The imperial mall, Rajpath, leads to the mighty arch of India Gate, designed by Edwin Lutyens in the 1920s, and now the focus of New Delhi's passeggiata. Delhi, being such a large (population around 14 million) and diverse city, absorbs its tourists with ease.
Agra and Jaipur both have sizeable numbers of Western tourists roaming around.
To the south, British-built New Delhi is a fascinating contrast, radiating out from the boutiques and cafés of Connaught Place: here, the dusty alleys are replaced by broad, arrow-straight boulevards and four-square monuments.
Alternatively, you could opt for wraps, paninis and light bites at Barista, a chain of Wi Fi-enabled espresso bars with more than 20 outlets in Delhi alone, including a branch at N-16 Connaught Place (00 91 11 2335 6076;
Barista is also in Jaipur (00 91 1), in the mall opposite the Raj Mandir cinema, but here an excellent choice is the LMB restaurant on Johari Bazaar (00 91 1; where all the food is pure vegetarian.
It is less than 500m from the Taj, and offers staggering views of the mausoleum from each of its 105 bedrooms. Agra's mid-range hotels lack character: as good a bet as any is the four-star Clarks Shiraz, 54 Taj Road (00 91 11 5; favoured by many tour companies: a deluxe double facing the Taj Mahal costs Rs6,500 (£74). Trustworthy mid-range eateries in central New Delhi include the Banana Leaf, at N-12 Connaught Place (00 91 11 2331 2355), a good, family-style restaurant serving up South Indian specialities such as dosa alongside excellent thalis.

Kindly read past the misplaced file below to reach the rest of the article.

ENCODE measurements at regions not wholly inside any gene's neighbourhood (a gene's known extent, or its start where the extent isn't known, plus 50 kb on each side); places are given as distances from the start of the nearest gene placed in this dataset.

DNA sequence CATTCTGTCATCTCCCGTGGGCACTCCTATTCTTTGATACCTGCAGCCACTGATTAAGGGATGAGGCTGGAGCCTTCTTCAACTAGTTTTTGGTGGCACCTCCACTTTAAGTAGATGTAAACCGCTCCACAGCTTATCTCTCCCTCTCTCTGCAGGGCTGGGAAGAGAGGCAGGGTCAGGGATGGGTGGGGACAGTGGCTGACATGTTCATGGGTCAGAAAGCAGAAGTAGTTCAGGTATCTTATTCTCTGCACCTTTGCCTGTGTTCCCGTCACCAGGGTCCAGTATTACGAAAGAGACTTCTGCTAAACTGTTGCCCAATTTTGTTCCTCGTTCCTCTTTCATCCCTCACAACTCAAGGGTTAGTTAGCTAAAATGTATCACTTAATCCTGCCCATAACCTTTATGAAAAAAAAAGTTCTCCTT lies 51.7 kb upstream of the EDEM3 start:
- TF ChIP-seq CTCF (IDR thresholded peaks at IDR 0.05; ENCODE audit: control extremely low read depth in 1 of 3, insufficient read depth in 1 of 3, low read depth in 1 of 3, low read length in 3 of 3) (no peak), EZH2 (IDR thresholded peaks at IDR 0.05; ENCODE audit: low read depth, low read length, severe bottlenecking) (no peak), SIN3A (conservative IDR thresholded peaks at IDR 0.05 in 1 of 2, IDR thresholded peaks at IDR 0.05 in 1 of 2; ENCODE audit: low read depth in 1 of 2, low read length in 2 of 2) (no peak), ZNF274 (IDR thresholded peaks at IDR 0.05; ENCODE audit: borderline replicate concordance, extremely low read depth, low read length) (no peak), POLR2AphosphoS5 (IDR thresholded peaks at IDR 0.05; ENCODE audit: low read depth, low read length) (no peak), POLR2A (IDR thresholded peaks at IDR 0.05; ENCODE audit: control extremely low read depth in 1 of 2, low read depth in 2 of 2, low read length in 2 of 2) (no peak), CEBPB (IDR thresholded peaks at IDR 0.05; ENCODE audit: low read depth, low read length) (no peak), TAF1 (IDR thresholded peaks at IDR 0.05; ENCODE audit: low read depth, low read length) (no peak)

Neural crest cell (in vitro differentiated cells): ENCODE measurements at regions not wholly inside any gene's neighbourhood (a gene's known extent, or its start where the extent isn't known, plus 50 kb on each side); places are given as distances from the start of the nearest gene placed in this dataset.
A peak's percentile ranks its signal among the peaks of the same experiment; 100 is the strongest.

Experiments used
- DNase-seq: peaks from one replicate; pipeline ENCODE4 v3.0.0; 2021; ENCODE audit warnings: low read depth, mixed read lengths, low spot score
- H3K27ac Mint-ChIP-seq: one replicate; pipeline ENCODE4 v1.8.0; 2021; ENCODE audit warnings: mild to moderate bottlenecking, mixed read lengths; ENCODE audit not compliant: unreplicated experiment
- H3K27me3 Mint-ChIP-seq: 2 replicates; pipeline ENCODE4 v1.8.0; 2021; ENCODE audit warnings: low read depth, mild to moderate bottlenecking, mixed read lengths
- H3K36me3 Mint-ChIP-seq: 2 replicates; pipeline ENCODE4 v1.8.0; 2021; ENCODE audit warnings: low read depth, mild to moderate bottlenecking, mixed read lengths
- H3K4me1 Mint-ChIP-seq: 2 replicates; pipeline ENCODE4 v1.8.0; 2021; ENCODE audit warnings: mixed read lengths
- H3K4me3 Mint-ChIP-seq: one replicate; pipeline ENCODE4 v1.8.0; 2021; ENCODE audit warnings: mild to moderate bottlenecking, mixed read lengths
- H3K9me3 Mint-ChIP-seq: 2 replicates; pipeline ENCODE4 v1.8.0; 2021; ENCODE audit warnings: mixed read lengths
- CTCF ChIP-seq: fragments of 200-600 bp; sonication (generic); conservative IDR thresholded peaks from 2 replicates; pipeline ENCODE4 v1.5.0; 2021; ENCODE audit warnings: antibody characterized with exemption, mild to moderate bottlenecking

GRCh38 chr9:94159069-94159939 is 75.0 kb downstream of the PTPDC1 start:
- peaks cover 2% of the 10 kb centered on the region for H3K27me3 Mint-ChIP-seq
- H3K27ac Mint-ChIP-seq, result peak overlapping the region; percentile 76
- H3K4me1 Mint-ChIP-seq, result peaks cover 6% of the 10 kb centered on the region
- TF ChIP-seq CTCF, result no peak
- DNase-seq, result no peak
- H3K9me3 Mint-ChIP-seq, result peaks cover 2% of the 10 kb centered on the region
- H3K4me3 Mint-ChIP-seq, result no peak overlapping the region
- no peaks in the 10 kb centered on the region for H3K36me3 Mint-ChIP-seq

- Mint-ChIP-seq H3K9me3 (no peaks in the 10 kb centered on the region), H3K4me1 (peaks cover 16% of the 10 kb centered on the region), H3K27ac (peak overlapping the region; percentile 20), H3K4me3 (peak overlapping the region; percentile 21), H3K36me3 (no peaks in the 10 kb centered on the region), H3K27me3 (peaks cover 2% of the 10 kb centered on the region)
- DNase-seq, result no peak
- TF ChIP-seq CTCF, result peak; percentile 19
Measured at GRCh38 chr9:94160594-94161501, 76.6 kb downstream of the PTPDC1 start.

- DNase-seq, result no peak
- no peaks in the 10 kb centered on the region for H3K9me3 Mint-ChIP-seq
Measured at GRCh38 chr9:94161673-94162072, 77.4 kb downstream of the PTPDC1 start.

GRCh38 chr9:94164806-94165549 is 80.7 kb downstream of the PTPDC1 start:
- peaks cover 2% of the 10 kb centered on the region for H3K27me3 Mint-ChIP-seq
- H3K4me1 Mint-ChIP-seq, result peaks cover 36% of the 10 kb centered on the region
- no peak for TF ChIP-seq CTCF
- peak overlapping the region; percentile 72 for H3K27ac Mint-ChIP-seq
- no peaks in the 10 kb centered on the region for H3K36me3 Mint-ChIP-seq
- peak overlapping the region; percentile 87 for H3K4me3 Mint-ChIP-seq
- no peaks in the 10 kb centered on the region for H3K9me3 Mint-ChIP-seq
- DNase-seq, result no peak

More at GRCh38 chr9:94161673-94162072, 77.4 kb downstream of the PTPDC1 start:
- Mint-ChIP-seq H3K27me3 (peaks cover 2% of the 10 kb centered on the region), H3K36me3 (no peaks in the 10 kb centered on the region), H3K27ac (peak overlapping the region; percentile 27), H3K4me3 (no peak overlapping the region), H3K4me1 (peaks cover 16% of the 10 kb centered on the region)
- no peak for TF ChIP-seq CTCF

Jaipur does better: plump for the pleasant three-star Umaid Bhawan, D1-2A Bani Park (00 91 1; - a modern building on a residential street done up as a heritage-style palace. Decent mid-range hotels in Delhi include Nirula's, L-135 Connaught Place (00 91 11 2341 7419; with well-kept three-star doubles from Rs5,100 (£59), and similarly house-proud Alka, P-16/90 Connaught Place (00 91 11 2334 4000; with doubles from Rs3,600 (£42). Nirula's, at L-135 Connaught Place (00 91 11 2341 7419; is another sound bet.